Sweet Potato Fries; T-Day dinner

Looking for an easy last minute dish for the holidays?

You can make these Sweet Potato Fries in the oven after you take the turkey out to rest.

Or you can skip the turkey…. These are so good I would be happy with just a big plate all to myself.

Seriously, they’re like candy – but not the (sickeningly) sweet, marshmallow topped casseroles someone (who shall remain nameless) likes.

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Sweet Potato Fries

These are always a hit: a bit crisp on the outside from the caramelized sugars; like warm, creamy, sweet pudding on the inside….

  • Author: Kate
  • Prep Time: 5 minutes
  • Cook Time: 30 minutes
  • Total Time: 35 minutes
  • Yield: 2 servings 1x
  • Category: Sides
  • Method: Oven

Ingredients

Scale
  • 2 medium (14oz, 420gr) sweet potatoes
  • 1 1/2 tbs olive oil
  • salt and pepper

Instructions

  • Slice potatoes in half the short way, then each half into 8 wedges.
  • Put oil into a large bowl, add potatoes and toss, coating thoroughly.
  • Arrange potatoes on baking sheet and bake at 400F for 30 minutes.
  • You can turn once if you like to fuss but I  don’t bother.
  • When done remove from pan and sprinkle lightly with salt and pepper if you choose and serve.

Notes

How many wedges you cut will depend on the size of the sweet potato – and your own preference.

Nutrition

  • Serving Size: 1/2 recipe
  • Calories: 271
  • Sugar: 8.8 g
  • Sodium: 1295.5 mg
  • Fat: 10.6 g
  • Saturated Fat: 1.5 g
  • Trans Fat: 0 g
  • Carbohydrates: 42.3 g
  • Fiber: 6.3 g
  • Protein: 3.3 g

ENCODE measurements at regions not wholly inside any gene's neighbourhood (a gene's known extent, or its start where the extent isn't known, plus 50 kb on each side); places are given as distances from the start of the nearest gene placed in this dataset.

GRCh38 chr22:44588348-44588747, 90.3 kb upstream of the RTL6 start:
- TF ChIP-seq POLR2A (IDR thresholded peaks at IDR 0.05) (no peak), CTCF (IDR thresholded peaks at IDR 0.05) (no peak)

• Cholesterol: 0 mg

Keywords: sweet potatoes, sweet potato fries

If you want something a bit fancier: Pommes Anna, with variations.

Sweet Potato Fries

What’s your favorite part of the big Turkey Day Dinner?

The food? The people? Football? (Is there still football?)

One of my aunts would never miss watching the Macy’s parade on tv… Do they still do that?

My first husband’s family held a penny-ante poker marathon after dinner which was always fun.

My sister’s in-laws were more into serious napping.

My mother tried for years to keep my nephews from starting to eat before all the food was on the table – and finishing before she had her first bite. She eventually won that war.

My favorite part when I was a child were the ‘relish trays’ that were only on the table for big dinners. These were small dishes filled with carrot sticks with dip, stuffed celery sticks, plus a variety of little pickles and olives. They were put on the table early and usually empty by the time we sat down to eat.

There was always a bit of good-natured arguing but never serious or political. It was the middle of deer-hunting season so there were more important things to talk about. And sno-mobile season was about to start.

It was fun and exhausting.

I’m not sure if it would be possible any longer. There would have to be rules…. I don’t like it when there has to be rules in order to have a pleasant gathering.

If you are gathering, I hope it’s pleasant.

2 thoughts on “Sweet Potato Fries; T-Day dinner”

  1. Happy ex-pat Thanksgiving to you both! Yes, there’s still football and the Macy’s parade. There’s the Lion’s playing their traditional Thanksgiving game and they’re actually on a winning streak this year. Shocking! I used to travel to NYC and sit in my Aunt’s den window and watch it. She lived in the Century building across from Central Park so it was a huge treat for me, especially when I was a child, to travel alone by plane. I spent a lot of time there when I was young.

    We just don’t discuss politics at our get togethers though I admit, there wouldn’t be any arguing if we did. I think we’re pretty much like-minded, so we really don’t have rules. This year is a bit different for us though. My father-in-law has not been well again so I’m doing the turkey and taking it down to his house. Sister-in-law is doing the rest. It won’t be our traditional get together, but it will be fine.

    Have a wonderful day!

    Reply
    • Traditions change as people get older (and / or move away).
      I never watched the parade. When I was young my mother did a big dinner for her siblings and kids so I was busy helping. We ate at noon.
      When I got older I was either doing the cooking or the traveling. My aunt, however, wouldn’t leave the house until it was over lol

      Reply

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